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2:48 P.M. Thousands break Ebola quarantine to find food in Sierra Leone
A group of aid agencies says that thousands of people in Sierra Leone are being forced to violate Ebola quarantines to find food because deliveries are not reaching them.
In order to prevent the spread of Ebola, large swaths of the West African country have been sealed off and within those areas many people have been ordered to stay in their homes. The government, with help from the U.N.'s World Food Program, is tasked with delivering food and other services to those people.
But Jeanne Kamara of Christian Aid in Sierra Leone said Tuesday that there are many "nooks and crannies" in the country that are being missed. Her agency and others that belong to the Disasters Emergency Committee umbrella organization are trying to fill the gaps. (AP)
11:28 A.M. Philippines to quarantine 112 soldiers returning from peacekeeping mission in Liberia
More than 100 soldiers returning to the Philippines from a peacekeeping mission in Liberia, the country hardest hit by an Ebola epidemic in West Africa, will be quarantined on a secluded island, a military spokesman said Tuesday.
The 112-member peacekeeping contingent is due to arrive in Manila on November 11. The military initially planned to quarantine them at a military facility in the northern province of Tarlac.
But local officials opposed the plan, expressing concern about the safety of the residents.
"The chief of staff has decided to put [the peacekeeping forces] in a secluded place," said Lieutenant Colonel Harold Cabunoc. "That is an island paradise, but I could not disclose the exact location as of now."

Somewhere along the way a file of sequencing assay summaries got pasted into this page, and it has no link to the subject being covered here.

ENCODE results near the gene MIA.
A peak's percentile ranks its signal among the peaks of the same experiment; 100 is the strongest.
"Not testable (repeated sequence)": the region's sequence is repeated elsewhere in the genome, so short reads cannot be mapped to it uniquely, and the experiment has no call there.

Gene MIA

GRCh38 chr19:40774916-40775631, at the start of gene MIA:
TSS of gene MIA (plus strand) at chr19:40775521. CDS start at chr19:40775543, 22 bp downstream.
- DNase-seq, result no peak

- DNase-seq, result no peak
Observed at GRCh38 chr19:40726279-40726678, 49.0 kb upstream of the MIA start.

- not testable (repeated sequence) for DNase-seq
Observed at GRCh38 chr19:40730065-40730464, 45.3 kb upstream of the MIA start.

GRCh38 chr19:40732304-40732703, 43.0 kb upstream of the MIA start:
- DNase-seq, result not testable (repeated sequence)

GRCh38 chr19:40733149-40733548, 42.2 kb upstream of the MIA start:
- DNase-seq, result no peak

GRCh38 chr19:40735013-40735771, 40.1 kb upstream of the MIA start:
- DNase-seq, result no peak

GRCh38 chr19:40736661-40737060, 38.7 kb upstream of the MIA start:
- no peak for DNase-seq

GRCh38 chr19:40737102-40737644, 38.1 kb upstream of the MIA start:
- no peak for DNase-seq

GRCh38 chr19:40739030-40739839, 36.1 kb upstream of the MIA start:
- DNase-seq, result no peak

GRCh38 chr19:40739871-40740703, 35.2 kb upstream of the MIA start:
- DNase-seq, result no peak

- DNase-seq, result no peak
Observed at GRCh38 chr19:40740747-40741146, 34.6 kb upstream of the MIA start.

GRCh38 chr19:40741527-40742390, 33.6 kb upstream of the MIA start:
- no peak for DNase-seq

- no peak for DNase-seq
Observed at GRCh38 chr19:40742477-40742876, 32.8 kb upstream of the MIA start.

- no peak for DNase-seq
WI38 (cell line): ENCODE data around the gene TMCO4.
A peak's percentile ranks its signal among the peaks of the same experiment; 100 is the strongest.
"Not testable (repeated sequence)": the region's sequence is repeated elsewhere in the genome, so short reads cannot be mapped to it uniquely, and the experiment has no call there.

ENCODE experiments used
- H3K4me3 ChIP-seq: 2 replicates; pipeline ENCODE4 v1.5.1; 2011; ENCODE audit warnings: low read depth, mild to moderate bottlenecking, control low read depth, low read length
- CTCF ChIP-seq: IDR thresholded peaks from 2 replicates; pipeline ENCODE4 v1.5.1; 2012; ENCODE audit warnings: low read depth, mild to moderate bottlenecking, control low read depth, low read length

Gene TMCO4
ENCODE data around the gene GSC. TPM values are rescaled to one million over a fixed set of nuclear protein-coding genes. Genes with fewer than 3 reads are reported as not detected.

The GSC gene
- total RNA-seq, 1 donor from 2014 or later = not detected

The soldiers will stay on the island for 21 days as required by the Department of Health, he added. (DPA)
7:53 A.M. World Bank: Asia must do more to help global Ebola fight
Asian countries are not contributing enough to the global effort to fight Ebola, despite having a wealth of trained medical personnel who could help stop the spread of the deadly virus, World Bank Group president Jim Yong Kim said on Tuesday.
Thousands of healthcare workers are needed to help combat the most deadly outbreak of Ebola since records began in 1976. The virus has killed nearly 5,000 people, mainly in the West African countries of Liberia, Guinea and Sierra Leone.
"Many countries in Asia who could help simply are not, especially when it comes to sending health workers," Kim told a news conference in Seoul.
"I call on leaders across Asia to send their trained health professional teams to the three West African countries."
South Korea has pledged to contribute $5.6 million dollars to combat the virus, and both Japan and China have sent equipment or medical staff to the Ebola-stricken countries in West Africa.
China has so far donated 750 million yuan ($123 million) to 13 African countries and international organisations to combat Ebola, according to the government. It has also sent hundreds of health workers.
But the overall response from Asia has lagged contributions from the United States, which has sent thousands of troops and pledged $1 billion, and other Western states. (Reuters)
7:17 P.M. WHO says currently no Ebola cases in Mali
Thirty-nine people who travelled on buses with a toddler who died from Ebola in Mali are still being sought for checks, although the country is believed to be free of the disease, the World Health Organization said on Monday.
A WHO spokeswoman said 108 contacts were being followed up, including 33 health workers, but epidemiologists believe those who have not been traced are at low risk, as they are unlikely to have had physical contact with the sick two-year-old.
The girl's five-year-old sister had a fever but was suffering from malaria, not Ebola, tests showed. Other family members are under observation in the same hospital and doing well, with no fever or other symptoms, the WHO said. (Reuters)
6:45 P.M. U.S. Ebola nurse, Maine settle quarantine suit
The state of Maine and a nurse who had treated victims of the Ebola virus in West Africa reached a settlement deal on Monday, allowing her to travel freely in public but requiring her to monitor her health closely and report any symptoms.
The settlement, filed in nurse Kaci Hickox's home town of Fort Kent, in northern Maine, where she returned after being briefly quarantined in New Jersey, keeps in effect through Nov. 10 the terms of an order issued by a Maine judge on Friday.
Hickox returned to the United States last month after treating Ebola patients in Sierra Leone and was quarantined in a tent outside a hospital in New Jersey for four days despite showing no symptoms. (Reuters)